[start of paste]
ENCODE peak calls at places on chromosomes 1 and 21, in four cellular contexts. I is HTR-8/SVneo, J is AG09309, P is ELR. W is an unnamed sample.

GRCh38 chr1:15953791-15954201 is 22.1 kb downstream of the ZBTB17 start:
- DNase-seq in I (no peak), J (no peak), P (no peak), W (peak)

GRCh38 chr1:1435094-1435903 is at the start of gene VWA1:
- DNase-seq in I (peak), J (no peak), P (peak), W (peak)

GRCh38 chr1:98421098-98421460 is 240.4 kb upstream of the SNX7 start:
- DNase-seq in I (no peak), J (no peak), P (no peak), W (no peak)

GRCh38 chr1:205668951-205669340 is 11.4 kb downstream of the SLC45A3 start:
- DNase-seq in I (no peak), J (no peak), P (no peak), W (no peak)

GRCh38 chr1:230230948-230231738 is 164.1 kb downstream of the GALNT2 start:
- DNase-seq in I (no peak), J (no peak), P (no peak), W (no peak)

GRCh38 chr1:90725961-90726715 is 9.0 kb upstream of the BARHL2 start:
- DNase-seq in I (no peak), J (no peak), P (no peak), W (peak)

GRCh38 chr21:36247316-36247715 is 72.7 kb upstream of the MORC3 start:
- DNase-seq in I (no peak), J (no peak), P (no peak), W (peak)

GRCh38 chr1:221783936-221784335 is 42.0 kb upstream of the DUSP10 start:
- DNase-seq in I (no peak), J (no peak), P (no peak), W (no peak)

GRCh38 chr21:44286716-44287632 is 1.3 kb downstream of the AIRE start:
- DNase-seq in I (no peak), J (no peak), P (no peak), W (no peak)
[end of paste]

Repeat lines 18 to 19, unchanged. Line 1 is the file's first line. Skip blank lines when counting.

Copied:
GRCh38 chr21:44286716-44287632 is 1.3 kb downstream of the AIRE start:
- DNase-seq in I (no peak), J (no peak), P (no peak), W (no peak)